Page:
Written By @Pistolwhippedya
An international team of researchers concluded their global study and found strong evidence of a new mutation of the coronavirus that makes it more likely to spread but doesn’t make people any sicker than the earlier strain.
Erica Ollmann Saphire of the La Jolla Institute for Immunology and the Coronavirus Immunotherapy Consortium says the new strain spread from Europe to the United States and “is now the dominant form infecting people.” The new version seems to multiply faster in the upper respiratory tract area, which helps to explain why it’s more contagious. However, tests conducted on 1,000 hospitalized patients in Britain did not find that it made people sicker than the original strain.
According to CNN, the Journal Cell published a recent study that supplemented earlier work by the group, which was released on a preprint server at the beginning of 2020. The team was able to determine that a certain mutant version of the virus was taking over thanks to shared information regarding genetic sequencing.
The group went outside the shared genetic sequencing information by conducting experiments on people, animals, and cells in lab dishes, which also indicated the new form is not only more common but also more infectious than the versions before.
“We do know that the new virus is fitter. It doesn’t look at first glance as if it is worse,” Saphire said, adding that the mutation involves the spike protein, which is the structure the virus uses to enter cells it affects.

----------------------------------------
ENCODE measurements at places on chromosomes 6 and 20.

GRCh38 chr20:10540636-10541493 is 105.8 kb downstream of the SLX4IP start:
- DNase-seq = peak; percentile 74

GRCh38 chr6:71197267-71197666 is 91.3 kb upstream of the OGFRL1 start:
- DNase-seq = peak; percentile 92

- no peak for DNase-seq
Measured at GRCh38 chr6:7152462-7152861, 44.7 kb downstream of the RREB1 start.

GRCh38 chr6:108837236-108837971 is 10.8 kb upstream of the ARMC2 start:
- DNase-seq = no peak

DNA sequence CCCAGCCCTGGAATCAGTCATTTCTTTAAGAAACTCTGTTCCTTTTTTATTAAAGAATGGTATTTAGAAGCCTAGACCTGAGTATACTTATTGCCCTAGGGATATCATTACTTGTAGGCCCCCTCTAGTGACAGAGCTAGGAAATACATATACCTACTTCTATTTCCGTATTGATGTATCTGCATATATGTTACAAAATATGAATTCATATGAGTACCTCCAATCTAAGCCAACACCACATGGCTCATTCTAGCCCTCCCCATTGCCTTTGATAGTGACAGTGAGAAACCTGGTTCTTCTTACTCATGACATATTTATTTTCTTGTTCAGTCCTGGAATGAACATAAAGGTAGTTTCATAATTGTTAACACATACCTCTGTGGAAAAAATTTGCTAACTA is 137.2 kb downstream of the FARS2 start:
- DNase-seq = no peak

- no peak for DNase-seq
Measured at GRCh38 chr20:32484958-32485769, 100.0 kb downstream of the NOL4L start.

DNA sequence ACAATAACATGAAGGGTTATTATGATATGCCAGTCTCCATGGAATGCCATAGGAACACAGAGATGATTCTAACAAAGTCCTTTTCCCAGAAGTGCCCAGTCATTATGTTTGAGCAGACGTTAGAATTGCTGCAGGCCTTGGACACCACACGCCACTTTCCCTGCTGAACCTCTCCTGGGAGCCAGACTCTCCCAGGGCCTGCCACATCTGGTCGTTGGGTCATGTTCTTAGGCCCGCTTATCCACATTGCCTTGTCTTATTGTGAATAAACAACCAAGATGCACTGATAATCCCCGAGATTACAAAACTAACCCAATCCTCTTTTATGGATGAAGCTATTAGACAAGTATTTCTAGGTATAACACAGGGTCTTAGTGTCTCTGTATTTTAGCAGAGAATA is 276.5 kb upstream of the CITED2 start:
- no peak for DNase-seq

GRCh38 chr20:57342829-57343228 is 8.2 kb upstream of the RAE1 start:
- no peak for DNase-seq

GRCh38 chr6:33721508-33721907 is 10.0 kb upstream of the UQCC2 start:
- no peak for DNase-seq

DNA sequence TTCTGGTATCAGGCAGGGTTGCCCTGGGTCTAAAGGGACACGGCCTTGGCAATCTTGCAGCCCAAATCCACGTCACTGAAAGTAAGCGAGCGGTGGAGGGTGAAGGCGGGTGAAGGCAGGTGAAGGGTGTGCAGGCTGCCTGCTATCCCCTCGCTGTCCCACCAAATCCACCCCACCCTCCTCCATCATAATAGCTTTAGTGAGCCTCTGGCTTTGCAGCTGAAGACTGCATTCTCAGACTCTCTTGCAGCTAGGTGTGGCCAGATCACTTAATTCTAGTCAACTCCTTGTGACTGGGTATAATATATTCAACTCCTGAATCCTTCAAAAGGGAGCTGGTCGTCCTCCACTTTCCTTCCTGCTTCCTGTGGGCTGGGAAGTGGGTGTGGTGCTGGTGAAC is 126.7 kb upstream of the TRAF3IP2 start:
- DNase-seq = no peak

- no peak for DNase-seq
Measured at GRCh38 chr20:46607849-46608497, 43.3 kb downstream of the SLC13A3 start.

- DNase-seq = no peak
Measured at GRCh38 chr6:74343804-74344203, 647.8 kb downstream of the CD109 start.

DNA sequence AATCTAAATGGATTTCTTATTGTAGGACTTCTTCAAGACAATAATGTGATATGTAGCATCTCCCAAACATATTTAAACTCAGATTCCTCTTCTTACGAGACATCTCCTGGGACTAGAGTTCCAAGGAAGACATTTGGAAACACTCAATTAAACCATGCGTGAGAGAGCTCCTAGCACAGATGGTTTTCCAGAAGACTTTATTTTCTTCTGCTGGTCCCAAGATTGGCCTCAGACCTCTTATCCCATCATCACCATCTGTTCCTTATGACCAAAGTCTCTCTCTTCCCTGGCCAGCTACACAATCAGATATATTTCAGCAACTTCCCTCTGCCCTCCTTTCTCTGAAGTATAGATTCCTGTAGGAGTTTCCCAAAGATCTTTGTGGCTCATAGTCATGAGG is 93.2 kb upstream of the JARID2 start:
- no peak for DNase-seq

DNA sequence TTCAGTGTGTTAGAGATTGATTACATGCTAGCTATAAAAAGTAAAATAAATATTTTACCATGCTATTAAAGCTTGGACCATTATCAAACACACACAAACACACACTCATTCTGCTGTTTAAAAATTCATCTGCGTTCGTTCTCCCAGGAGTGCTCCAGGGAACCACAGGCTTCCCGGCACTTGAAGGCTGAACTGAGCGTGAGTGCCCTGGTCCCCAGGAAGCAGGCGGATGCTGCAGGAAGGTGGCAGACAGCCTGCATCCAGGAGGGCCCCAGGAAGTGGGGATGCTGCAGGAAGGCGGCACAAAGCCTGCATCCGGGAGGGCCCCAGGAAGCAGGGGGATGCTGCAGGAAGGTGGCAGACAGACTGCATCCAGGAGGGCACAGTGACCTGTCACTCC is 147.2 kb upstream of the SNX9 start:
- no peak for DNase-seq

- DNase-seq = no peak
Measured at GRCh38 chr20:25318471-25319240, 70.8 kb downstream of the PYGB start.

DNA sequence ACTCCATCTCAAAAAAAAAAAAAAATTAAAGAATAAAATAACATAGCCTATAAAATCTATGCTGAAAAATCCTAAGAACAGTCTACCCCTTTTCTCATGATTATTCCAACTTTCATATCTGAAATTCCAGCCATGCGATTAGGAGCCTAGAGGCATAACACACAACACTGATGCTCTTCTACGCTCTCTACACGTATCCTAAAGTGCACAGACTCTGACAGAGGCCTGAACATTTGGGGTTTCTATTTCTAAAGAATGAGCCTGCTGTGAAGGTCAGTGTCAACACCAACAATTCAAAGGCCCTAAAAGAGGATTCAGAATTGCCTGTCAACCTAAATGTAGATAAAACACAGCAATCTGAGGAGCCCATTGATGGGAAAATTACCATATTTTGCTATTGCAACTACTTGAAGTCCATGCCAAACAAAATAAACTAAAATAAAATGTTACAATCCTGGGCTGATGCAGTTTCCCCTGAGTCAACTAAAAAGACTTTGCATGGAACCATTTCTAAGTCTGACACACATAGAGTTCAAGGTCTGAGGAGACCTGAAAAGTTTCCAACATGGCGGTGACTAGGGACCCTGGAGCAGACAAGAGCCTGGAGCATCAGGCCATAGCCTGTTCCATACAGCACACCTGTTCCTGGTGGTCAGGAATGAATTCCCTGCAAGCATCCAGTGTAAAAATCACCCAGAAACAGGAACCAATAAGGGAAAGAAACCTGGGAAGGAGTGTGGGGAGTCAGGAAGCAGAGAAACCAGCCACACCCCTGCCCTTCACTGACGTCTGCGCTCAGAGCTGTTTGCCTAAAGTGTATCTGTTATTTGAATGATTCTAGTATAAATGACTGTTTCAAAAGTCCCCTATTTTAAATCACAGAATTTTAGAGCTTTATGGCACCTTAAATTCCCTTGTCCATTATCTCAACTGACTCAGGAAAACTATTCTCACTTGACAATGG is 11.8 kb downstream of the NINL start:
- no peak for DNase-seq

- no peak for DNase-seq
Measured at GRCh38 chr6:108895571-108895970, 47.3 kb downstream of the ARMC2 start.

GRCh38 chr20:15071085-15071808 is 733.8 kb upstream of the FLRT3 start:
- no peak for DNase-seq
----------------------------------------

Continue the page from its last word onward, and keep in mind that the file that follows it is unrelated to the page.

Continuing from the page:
The next point of focus is for researchers to determine whether the new strand effects if the virus can be contained by a vaccine. Vaccines that are currently being tested concentrate on the spike protein but were made using the earlier strands.⠀⠀⠀⠀⠀⠀⠀⠀⠀
Researchers are calling the new mutation G614 and say it helped confirm their earlier work suggesting the mutation had made the new variant more common and has now almost completely replaced the original version, D614. “Our global tracking data show that the G614 variant in Spike has spread faster than D614,” theoretical biologist Bette Korber of Los Alamos National Laboratory and colleagues reported. “We interpret this to mean that the virus is likely to be more infectious,” they added. “Interestingly, we did not find evidence of G614 impact on disease severity.”
Although he did not participate in the study, Lawrence Young, a professor of medical oncology at UK’s University of Warwick, is hopeful that the new findings mean the virus might become less pathogenic. “The current work suggests that while the G614 variant may be more infectious, it is not more pathogenic. There is a hope that as SARS-CoV-2 infection spreads, the virus might become less pathogenic,” he said in a statement.
The G614 strand was bleak at the start of March 2020, but by the end of the month, the strain had increased its frequency and has now taken over.
“The increase in G614 frequency often continues well after stay-at-home orders are in place and past the subsequent two-week incubation period,” they added. Few exceptions include the Santa Clara, California, area, and Iceland, where the G variant never replaced the older, D614 form.
Researches say more work is needed to solidify the findings to see what the new mutation means for the epidemic and for those that catch it. While also watching out for other mutations.
“We might have dodged a bullet with this particular mutation, Saphire said. “However, that is not to say that another mutation couldn’t come on top of this one,” she added. It would behoove us to remain vigilant.”